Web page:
CAMDEN, N.J. — President Barack Obama ended long-running federal transfers of some combat-style gear to local law enforcement on Monday in an attempt to ease tensions between police and minority communities.
Grenade launchers, bayonets, tracked armored vehicles, weaponized aircraft and vehicles, firearms and ammunition of .50-caliber or higher will no longer be provided to state and local police agencies by the federal government, under Obama’s order.
“We’ve seen how militarized gear can sometimes give people a feeling like there’s an occupying force, as opposed to a force that’s part of the community that’s protecting them and serving them,” Obama said, nine months after an outcry over the use of riot gear and armored vehicles by police confronting protesters in Ferguson, Missouri.
“It can alienate and intimidate local residents and send the wrong message,” he said.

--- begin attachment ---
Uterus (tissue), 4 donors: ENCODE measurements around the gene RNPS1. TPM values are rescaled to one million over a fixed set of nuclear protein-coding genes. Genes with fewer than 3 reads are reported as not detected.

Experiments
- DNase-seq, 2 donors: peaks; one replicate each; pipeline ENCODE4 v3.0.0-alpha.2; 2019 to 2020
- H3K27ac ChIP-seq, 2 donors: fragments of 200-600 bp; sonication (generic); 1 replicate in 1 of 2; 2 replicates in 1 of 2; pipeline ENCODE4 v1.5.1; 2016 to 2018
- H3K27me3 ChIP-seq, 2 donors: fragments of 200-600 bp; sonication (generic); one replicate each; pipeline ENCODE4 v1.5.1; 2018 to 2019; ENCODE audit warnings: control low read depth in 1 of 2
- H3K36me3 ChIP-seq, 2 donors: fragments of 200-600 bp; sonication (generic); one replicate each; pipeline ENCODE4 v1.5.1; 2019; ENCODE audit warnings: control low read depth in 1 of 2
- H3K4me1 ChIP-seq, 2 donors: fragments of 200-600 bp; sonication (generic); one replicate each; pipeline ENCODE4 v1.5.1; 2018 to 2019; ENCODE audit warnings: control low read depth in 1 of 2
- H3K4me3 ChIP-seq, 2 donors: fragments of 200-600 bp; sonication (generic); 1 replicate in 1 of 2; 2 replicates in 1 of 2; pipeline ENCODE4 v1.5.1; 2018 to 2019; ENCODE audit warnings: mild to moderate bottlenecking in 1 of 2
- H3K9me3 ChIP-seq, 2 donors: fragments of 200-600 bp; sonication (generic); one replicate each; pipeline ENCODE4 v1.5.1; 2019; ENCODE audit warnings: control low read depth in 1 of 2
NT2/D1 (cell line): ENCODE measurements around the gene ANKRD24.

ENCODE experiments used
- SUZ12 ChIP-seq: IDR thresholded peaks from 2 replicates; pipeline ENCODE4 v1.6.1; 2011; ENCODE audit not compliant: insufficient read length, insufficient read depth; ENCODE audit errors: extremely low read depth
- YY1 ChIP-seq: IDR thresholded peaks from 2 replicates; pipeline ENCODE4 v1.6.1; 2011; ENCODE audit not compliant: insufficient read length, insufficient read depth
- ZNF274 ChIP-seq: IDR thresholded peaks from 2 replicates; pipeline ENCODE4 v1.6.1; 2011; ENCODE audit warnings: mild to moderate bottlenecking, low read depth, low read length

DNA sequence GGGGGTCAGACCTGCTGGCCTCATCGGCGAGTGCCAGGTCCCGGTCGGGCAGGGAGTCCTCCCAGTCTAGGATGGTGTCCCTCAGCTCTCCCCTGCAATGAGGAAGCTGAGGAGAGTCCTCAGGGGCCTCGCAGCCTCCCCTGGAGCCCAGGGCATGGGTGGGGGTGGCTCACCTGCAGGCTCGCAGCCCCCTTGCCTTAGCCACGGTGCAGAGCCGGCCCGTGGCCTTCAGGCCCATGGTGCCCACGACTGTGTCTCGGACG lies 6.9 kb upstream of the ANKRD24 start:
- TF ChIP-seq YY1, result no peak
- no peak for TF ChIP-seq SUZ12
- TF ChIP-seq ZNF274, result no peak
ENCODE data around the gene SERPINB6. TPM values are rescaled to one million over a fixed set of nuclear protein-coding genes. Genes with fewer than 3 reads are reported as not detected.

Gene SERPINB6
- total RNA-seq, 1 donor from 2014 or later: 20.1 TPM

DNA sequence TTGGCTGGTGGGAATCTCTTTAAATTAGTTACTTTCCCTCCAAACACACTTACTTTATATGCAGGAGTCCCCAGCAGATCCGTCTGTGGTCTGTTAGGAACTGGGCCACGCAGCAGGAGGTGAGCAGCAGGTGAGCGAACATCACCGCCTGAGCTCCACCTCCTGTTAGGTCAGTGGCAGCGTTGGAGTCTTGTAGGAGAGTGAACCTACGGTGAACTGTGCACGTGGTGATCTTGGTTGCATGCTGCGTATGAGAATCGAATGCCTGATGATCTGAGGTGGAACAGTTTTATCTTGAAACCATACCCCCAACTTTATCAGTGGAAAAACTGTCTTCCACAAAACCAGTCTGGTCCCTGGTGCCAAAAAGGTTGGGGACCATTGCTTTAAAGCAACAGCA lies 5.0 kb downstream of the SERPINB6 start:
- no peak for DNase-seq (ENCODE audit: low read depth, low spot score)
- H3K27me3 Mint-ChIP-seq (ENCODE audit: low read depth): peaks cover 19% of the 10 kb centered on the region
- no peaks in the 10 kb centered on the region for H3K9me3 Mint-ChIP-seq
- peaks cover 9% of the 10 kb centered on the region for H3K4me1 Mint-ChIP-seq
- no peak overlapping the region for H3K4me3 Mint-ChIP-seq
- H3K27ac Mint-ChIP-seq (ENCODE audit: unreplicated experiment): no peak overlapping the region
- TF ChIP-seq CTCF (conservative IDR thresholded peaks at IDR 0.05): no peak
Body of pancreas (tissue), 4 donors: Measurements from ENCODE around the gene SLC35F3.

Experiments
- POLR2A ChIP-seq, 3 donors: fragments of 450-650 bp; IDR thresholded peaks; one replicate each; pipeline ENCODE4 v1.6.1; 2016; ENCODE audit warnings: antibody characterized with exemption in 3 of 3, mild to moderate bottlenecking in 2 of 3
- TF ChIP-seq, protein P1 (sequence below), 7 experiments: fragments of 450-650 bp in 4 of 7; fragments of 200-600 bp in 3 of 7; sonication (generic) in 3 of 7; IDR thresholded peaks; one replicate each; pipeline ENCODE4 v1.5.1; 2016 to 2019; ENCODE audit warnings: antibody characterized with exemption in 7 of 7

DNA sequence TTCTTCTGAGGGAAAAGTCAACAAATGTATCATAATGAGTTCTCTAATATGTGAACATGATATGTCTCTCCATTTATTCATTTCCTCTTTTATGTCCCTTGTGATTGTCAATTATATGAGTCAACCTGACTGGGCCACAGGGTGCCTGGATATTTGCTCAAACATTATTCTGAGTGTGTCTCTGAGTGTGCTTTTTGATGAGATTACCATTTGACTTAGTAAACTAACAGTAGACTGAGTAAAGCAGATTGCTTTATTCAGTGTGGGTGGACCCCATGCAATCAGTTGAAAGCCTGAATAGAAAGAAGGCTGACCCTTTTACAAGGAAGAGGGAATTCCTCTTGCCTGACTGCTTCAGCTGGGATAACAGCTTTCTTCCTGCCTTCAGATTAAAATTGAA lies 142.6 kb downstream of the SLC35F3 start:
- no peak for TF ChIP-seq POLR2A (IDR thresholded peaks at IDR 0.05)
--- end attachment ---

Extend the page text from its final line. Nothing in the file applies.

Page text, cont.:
Obama made his announcement in Camden, New Jersey, where he praised efforts by the police department to improve their relationship with a poor community struggling with violence.
In addition to the prohibitions in his order, Obama is placing a longer list of military equipment under tighter control, including wheeled armored vehicles like Humvees, manned aircraft, drones, specialized firearms, explosives, battering rams and riot batons, helmets and shields. Starting in October, police will have to get approval from their city council, mayor or some other local governing body to obtain such equipment.
Programs that transfer surplus military-style equipment from the Pentagon and other federal agencies have been around for decades, but Congress increased spending to help departments acquire the gear in the wake of the 9/11 terror attacks.